Original post. The following statements seem plausible (not to say intuitively obvious), but I do not see how to prove them.

Let us say that a polynomial mapping of $\mathbb{C}^2$ is reducible if either it takes the shape $(x,y) \mapsto (f(x),B(x,y))$ or the shape $(x,y) \mapsto (A(x,y),g(y))$, where $f,g$ are univariate polynomials.

(a) Consider $F : \mathbb{C}^2 \to \mathbb{C}^2$ a polynomial map. Write $F^{\circ N} = (A_N,B_N)$ coordinate-wise. If $F$ is not reducible, must $$ \frac{\log{\deg{A_N}}}{\log{\deg{B_N}}} \to 1? $$ (b) Assume now $F$ is defined over the algebraic numbers $\bar{\mathbb{Q}}$, and let $h$ denote the absolute logarithmic Weil height. Consider $P \in \mathbb{A}^2(\bar{\mathbb{Q}})$ having Zariski-dense orbit under $F$. If $F$ is not reducible, must $$ \frac{\log{h(A_N(P))}}{\log{h(B_N(P))}} \to 1? $$

Added. The following remark suggest that (b) might be non-trivial even for morphisms of $\mathbb{P}^2$ or $\mathbb{P}^1 \times \mathbb{P}^1$. Here is a counterpart of question (b) for abelian varieties which, to my knowledge, has not been given attention in the published literature.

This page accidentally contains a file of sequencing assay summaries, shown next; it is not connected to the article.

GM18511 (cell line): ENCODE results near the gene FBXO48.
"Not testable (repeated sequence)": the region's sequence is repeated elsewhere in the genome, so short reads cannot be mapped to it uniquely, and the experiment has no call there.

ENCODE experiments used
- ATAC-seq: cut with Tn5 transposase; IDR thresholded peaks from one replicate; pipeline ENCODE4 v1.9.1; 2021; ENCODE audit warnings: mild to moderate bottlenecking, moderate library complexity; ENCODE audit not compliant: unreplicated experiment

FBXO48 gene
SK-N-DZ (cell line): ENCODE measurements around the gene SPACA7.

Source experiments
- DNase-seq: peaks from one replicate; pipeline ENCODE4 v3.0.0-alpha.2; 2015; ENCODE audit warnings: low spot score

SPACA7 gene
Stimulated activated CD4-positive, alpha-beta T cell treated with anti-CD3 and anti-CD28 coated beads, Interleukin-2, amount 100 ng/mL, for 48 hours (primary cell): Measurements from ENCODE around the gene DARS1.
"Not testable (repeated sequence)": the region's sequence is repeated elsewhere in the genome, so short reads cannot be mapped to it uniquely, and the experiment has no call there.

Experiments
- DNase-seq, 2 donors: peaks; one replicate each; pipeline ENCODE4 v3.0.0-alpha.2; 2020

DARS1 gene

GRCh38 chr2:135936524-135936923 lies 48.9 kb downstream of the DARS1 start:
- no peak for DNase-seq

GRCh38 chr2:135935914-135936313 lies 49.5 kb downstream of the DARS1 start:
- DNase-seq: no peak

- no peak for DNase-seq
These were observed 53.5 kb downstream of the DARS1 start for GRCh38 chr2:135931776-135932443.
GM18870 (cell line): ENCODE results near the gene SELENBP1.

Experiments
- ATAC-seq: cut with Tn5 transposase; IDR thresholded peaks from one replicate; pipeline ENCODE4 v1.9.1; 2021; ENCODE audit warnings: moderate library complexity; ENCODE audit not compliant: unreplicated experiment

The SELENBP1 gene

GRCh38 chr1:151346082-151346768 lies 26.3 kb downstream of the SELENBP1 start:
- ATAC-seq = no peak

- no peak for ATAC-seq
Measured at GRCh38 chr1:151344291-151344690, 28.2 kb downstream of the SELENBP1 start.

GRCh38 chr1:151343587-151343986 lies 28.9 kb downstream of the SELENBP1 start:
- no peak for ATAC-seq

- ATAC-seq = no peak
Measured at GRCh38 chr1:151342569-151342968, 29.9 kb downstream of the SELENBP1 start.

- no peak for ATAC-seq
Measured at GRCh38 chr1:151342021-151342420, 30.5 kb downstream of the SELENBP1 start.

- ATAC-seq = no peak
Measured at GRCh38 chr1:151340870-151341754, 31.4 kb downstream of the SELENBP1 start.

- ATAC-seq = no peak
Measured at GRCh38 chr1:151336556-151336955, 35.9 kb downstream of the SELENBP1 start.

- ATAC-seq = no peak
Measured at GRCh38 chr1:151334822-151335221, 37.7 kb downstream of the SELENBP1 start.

Let $A/\bar{\mathbb{Q}}$ be an abelian variety and $\lambda : A \dashrightarrow \mathbb{A}^1$ a non-constant rational function (a coordinate). Suppose $P \in A(\bar{\mathbb{Q}})$ is such that $h(\lambda([n_i]P)) = o(n_i^2)$ along some sequence of integers $n_i$ with $|n_i| \to \infty$. Must there be a homomorphism $A \twoheadrightarrow B$ onto a positive-dimensional abelian variety mapping $P$ to a torsion point?

This contains the Mordell-Lang problem (proved by Faltings and Vojta) for the group $\Gamma = \langle P \rangle$ and the hypersurfaces of the form $\lambda^{-1}(\mathrm{pt})$. So it is certainly a deep statement.


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